Saturday, October 14, 2017

New 20 and 100 Skekel (NIS) Notes: Read Between the Lines

מוצש״ק פר׳ בראשית תשע״ח
YNET: Shekel bills depicting poetesses to enter circulation
New bills bearing likeness of Leah Goldberg on NIS 100 bill and Rachel the Poetess on NIS 20 bill to enter circulation after adjustment and calibration period for banks, businesses concludes; experts say bills would likely be last issued by government before total switch to digital currencies, credit cards.

Gad Lior: 13.10.17

Two new shekel bills in the Bank of Israel's poets' series will be entering circulation in the coming weeks, depicting poetesses Rachel (Bluwstein) and Leah Goldberg.

The new bills will be in denominations of NIS 20 (Rachel) and NIS 100 (Goldberg), joining the two bills from the series already on the market: a NIS 50 bill issued in September 2014 featuring Shaul Tchernichovsky and an NIS 200 bill issued in December 2015 featuring Nathan Alterman.

(blah, blah, blah...)

Economic officials have estimated this would be the last series of paper bills issued in Israel, as paper money is only changed once every few decades, as has been the case in this instance, and in 10-20 years payments are more likely to be made using smart phones, computers and credit cards, all but nullifying the need for cash.

Esser Agaroth (2¢):
So, was I the only one who noticed that a mainstream news source actually reported what only a few of us have been thinking?

Does anyone even care about the impending doom of cash? Or that these notes aren't even worth the plastic they are made out of?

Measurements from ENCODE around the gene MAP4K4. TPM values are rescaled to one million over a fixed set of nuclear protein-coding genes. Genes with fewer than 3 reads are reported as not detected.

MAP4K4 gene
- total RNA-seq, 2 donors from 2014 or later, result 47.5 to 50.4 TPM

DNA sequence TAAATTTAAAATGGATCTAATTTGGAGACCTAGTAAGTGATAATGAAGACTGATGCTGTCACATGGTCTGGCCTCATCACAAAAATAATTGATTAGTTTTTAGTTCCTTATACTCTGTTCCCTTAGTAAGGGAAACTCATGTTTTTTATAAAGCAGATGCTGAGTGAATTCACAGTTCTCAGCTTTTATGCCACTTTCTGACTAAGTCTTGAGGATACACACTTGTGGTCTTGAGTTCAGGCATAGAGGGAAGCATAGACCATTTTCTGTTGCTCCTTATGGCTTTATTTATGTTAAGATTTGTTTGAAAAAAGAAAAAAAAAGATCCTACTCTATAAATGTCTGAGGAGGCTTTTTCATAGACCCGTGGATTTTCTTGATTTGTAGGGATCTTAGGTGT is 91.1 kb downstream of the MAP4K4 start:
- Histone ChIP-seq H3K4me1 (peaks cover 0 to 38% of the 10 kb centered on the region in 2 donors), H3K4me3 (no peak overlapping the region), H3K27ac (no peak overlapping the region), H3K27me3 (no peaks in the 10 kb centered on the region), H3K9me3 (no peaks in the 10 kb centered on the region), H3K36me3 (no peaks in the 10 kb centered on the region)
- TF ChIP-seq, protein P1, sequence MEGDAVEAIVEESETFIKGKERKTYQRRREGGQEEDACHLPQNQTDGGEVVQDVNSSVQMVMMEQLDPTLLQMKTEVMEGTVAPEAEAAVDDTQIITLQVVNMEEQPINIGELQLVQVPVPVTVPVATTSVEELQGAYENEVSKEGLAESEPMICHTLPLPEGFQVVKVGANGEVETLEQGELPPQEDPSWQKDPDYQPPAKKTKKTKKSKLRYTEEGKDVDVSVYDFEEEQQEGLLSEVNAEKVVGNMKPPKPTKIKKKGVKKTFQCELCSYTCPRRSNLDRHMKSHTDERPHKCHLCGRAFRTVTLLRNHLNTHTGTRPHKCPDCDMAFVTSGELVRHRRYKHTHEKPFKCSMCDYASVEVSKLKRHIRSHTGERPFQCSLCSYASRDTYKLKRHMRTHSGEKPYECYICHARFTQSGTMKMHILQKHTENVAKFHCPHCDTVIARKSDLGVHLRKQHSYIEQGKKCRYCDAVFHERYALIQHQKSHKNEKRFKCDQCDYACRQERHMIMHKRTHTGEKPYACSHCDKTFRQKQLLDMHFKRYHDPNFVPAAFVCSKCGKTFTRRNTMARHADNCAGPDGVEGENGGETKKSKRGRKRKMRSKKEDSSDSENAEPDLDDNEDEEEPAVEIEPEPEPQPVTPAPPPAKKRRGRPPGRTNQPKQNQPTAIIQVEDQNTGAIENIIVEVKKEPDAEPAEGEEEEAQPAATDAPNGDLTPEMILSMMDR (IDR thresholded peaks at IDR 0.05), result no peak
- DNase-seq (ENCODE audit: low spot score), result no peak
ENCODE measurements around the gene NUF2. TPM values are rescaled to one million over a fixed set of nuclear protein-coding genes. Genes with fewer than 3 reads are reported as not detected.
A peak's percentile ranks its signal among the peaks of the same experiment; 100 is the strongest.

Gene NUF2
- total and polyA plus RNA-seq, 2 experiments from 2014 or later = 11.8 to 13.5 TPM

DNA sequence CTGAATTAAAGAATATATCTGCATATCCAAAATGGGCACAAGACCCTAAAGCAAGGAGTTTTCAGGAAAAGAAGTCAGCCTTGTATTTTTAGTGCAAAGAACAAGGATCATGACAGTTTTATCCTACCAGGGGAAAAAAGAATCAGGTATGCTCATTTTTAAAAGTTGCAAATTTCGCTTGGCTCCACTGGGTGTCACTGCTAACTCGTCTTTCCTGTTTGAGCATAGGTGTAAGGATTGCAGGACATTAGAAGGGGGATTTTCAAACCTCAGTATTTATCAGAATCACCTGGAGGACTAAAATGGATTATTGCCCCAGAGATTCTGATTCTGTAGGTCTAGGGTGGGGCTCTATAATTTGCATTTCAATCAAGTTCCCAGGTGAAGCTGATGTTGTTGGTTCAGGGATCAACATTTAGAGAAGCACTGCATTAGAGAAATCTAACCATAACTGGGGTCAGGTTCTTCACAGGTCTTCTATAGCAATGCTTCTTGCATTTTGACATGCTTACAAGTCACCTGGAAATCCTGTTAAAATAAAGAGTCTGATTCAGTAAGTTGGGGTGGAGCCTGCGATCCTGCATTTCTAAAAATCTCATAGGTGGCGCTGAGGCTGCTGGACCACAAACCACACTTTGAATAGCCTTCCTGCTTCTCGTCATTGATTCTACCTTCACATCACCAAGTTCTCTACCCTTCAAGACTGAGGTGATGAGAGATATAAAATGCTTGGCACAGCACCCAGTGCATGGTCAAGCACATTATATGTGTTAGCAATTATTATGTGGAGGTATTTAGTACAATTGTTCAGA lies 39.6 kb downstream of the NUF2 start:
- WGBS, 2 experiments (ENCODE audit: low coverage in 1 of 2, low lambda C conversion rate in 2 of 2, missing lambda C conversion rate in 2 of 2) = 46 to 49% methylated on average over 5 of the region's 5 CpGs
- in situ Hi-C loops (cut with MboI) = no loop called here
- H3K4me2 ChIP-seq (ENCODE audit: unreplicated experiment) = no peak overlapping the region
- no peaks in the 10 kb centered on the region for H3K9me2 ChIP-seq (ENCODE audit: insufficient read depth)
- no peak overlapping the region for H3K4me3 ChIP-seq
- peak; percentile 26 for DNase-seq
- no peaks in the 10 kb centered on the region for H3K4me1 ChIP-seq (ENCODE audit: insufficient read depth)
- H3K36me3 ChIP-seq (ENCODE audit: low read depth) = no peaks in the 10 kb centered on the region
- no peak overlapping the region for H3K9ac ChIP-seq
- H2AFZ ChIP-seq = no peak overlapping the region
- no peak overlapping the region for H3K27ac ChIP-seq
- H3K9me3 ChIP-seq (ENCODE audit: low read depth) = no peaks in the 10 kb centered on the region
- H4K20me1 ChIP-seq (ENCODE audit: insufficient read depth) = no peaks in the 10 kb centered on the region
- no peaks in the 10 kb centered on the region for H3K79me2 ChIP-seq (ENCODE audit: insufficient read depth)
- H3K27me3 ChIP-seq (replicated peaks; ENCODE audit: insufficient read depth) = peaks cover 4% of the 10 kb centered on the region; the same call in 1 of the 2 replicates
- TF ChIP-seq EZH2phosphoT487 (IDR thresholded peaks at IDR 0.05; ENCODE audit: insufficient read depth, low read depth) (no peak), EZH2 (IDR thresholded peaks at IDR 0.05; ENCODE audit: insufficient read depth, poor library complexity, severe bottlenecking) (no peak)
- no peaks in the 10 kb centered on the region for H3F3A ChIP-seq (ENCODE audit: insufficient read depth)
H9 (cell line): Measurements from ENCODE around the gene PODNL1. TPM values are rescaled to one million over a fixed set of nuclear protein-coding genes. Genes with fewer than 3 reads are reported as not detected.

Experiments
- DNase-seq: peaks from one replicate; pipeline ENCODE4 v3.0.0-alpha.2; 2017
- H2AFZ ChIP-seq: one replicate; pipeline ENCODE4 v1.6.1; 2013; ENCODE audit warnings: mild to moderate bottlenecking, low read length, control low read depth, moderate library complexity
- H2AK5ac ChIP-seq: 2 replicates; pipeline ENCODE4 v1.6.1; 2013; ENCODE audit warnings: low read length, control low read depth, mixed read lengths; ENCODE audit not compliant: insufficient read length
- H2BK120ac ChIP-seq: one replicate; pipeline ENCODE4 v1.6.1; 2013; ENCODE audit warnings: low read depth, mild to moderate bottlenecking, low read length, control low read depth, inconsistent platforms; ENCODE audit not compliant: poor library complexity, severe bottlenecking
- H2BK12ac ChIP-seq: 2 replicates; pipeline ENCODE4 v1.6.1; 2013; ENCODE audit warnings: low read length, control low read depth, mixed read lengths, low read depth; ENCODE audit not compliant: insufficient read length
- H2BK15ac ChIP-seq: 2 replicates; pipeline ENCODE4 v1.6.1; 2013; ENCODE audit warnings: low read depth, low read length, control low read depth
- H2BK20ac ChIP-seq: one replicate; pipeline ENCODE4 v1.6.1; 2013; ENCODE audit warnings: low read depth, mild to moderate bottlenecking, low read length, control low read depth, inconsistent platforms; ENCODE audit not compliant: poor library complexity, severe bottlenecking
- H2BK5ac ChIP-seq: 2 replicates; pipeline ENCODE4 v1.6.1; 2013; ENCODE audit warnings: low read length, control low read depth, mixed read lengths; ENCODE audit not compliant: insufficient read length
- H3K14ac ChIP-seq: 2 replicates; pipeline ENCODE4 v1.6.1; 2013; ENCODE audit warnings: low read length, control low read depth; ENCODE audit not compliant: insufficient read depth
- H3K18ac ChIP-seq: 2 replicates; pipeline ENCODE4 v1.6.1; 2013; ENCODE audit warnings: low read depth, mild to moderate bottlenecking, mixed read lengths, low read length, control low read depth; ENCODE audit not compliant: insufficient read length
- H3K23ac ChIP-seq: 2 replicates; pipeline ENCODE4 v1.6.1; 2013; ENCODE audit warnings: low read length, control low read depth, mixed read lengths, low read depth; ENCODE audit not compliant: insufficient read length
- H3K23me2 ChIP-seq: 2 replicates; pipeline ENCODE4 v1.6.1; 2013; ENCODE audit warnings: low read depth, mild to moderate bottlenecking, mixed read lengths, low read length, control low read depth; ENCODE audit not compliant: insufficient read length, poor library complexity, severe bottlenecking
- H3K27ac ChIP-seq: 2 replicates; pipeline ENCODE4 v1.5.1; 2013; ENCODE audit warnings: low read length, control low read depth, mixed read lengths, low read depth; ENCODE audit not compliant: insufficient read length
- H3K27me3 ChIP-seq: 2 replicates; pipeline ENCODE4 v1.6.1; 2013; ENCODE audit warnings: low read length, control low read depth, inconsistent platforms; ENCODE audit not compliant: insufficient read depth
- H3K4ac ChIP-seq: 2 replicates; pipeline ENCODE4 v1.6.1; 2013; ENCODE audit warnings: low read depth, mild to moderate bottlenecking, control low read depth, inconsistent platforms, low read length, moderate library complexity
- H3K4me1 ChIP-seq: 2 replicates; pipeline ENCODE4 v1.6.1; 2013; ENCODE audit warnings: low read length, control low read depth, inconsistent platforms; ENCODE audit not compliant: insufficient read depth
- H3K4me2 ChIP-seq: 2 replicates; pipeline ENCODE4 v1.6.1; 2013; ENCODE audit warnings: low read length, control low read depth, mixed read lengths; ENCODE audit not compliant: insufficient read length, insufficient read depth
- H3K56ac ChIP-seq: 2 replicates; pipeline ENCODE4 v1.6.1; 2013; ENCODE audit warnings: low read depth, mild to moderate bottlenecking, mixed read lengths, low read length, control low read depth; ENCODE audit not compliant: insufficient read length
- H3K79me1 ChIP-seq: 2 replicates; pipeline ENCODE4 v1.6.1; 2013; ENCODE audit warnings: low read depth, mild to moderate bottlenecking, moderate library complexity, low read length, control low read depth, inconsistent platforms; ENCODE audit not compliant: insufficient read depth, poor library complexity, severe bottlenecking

Nope. Probably not.

You all just think about the wonderful "convenience" of the technological advances that the powers that be are providing you, right?

Right.

Related Posts:
Is Sari Raz A Racist? Or Is She Just Stupid?
The "Unbreakable" New Israeli Shekel

7 comments:

reginald thomson said...

http://govtslaves.info/2014/05/government-plan-transform-israel-worlds-first-cashless-society/

The government has a committee to take away cash so it is no mystery. It is a mystery to me in the same way it is a mystry that people rush to get a new biometric ID

Chana @ Lemon Lime Moon said...

People love simple things even if it is harmful to them.
I guess control of money means ultimate control of people.

CDG, Yerushalayim, E"Y Shlemah said...

So, Esser...what will happen when electricity ceases to work all over the country? If our money becomes nothing but electrons sent over electric wire, or even wirelessly, and our electric grid gets taken down, by whatever means, poof! There goes our money as well.

Recent events in Puerto Rico are our warning and our example.

Shabbath shalom umevorakh!

Esser Agaroth said...

CDG,

You are absolutely right to point this out. It is a question I often ask about crypto-currencies like BitCoin. In theory they're a great idea, but what happens when (not if) the grid goes down??

I keep telling friends who save silver or other precious metals or stones that you can't eat silver either.

See Prepping for more related pieces.

CDG, Yerushalayim, E"Y Shlemah said...

I read your entire Prepping category, Esser. Thank you. It reminded me to remind my husband to get us a gas balloon for the winter - he hates gas cooking and heating because of its explosive nature, but he promised me he's going to compromise by getting a propane tank to put under our stovetop. We will only use it if the electricity goes out in the building. We rent, too.

Esser Agaroth said...

Reginald, thanks for the link and information.

Esser Agaroth said...

Thanks.

I would be careful. Check to see if your propane is safe for use indoors, even with ventilation.

Also, I have heard (need confirmation) that Israel no longer allows sales of indoor gas heaters, and that outdoor gas heaters are not safe for indoors.

My landlady does not allow gas, which I prefer. This means I need to store up food that does not require cooking. I may get a gas balloon, store it outside, and cook in the courtyard of the building.

There is also the risk of desperate people stealing gas balloons. Notice the locks on neighbors’ balloons.

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